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Winning a book award is like becoming a best-seller. It’s a game that authors who know the rules can win and reap rewards from. (However, unlike some best-seller designations, awards require a well-done book.) First and foremost, awards are a powerful form of recognition and elevate your status.  Most important is that after you receive one, you and your book can forever be labeled “award-winning” – even in your obituary!

As a former judge of a popular book award program – and winner of 6 awards of the 8 I submitted my books to in 2022 – I’ll fill you in about the industry’s current lay of the land and what you need to know to win one or more.

Big Picture
A book award program conducts four main activities. It announces that it exists and its rules and details, it collects money with submissions, pays some judges and announces some awards. It’s theoretically an easy business to start for someone who can connect with publishers and book PR professionals.

Anyone can submit a book for an award, but most submitters are a book’s author or publisher.

Programs typically aren’t very transparent. Few ever announce how many books were submitted in a year or their judges’ qualifications or identities. And I’ve never seen any reveal their award scoring system, even in broad terms.

Their reputation in general accrues with longevity, so virtually all of them post prior years’ award winners.

Program Details
• There are 150+ awarding programs for English-language books that collectively recognize over 8,000 books yearly.
• Most announce awards annually.
• Most programs have 50-100 award categories.
• Some award to one book per category; others award to two.
• Approximate cost to submit a book is $100 per book per category.
• Almost all accept self-published books.
• Some require an ISBN on each submitted book.
• Almost all accept PDFs as the submission.
• Some no longer accept printed books.
• Most accept books written in the last 2-3 years.
• Some give awards to older books (these are called legacy awards).
• Some awards include a cash prize or a published book review.
• A very few have in-person award celebrations and photo ops.

Typical Submission Process Elements
• A purpose statement describes the overall awards program.
• Eligibility requirements define characteristics of welcome books.
• There may be special requirements, such as having an ISBN or answering an essay question.
• Fiction and nonfiction categories are listed (most programs welcome submission of a book to multiple categories).
• A shopping cart takes immediate payment.
• Submitted PDFs are instantly uploaded.
• A receipt and confirmation email is sent to the submitter.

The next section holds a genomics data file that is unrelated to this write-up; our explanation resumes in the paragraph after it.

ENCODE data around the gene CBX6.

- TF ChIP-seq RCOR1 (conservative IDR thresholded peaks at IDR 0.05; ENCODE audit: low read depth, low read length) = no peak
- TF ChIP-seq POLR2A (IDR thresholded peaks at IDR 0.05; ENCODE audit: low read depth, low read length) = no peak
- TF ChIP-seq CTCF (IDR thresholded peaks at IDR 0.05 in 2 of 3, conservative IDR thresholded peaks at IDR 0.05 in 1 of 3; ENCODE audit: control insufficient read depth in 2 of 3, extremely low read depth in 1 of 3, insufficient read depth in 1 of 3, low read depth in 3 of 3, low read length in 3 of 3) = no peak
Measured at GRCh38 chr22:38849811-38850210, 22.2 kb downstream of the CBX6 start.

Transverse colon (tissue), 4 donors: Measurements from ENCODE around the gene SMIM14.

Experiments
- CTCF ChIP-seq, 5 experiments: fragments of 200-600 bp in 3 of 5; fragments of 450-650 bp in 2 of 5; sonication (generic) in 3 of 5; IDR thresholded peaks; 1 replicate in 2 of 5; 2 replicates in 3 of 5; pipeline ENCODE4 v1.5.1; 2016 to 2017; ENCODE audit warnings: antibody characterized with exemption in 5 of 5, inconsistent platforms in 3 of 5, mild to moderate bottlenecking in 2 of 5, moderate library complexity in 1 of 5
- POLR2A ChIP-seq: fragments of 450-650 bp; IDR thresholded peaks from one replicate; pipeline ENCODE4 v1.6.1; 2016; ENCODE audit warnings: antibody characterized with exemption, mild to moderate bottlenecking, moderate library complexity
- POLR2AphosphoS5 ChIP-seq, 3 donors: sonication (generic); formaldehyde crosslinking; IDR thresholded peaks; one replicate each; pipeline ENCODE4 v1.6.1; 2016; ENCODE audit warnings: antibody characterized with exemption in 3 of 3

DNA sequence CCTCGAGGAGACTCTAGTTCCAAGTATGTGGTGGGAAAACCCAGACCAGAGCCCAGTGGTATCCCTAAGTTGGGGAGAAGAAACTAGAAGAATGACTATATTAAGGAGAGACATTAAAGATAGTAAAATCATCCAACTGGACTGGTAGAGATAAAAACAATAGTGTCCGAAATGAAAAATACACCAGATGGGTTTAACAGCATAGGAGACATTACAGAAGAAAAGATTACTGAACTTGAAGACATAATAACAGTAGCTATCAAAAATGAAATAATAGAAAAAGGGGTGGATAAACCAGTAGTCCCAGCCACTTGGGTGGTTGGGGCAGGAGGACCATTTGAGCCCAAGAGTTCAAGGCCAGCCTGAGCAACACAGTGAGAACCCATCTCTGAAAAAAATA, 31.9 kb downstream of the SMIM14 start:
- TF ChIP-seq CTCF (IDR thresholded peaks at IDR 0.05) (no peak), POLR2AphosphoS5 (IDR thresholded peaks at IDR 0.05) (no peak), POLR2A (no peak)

• An email link to the award winners list is sent to all submitters on the announcement day.
• Stickers for books and websites can be purchased by winners.

Submission Tips
• Establish a budget that assumes approximate cost of $100 per book per category you submit a book to.
• Choose – and make notes about – a few dozen award programs. Then create a short list, then decide which to submit to.
• Focus on finding the right categories and submission and announcement dates.
• Eliminate programs whose purpose you aren’t aligned with.
• Eliminate awards whose eligibility requirements your book doesn’t meet (e.g., PDF vs print, copyright date, etc.).
• Review program categories, knowing it’s generally easier to win in a narrow one than in a broad one that likely attracts more competition.
• Review past winners in the categories you’re considering, to see where your book might best fit.
• Double-check that the submission deadline works for you.
• Be sure the announcement date works for you.
• Review the submission fee so you aren’t surprised at the last minute by a high fee.

And finally, I’m often asked two questions:
• Is there a way to rank awards by prestige?
Many genres have a few that are considered most prestigious which industry insiders, such as publishers and book PR firms, generally agree about. So ask insiders familiar with your genre.

• Do all submitted books get read by a judge?
In most contests, the winning books have been completely read by more than one judge. The longer a book stays in the running as the scoring progresses, the more likely it is that ever-larger parts of it have been read by at least one judge.

Join our email list in the sidebar to immediately receive a list of 33 programs that recognize over 2,200 books annually, read monthly about specific award programs and learn when our forthcoming online course and service for submitting your book to award programs becomes available.

Best of luck winning an award!


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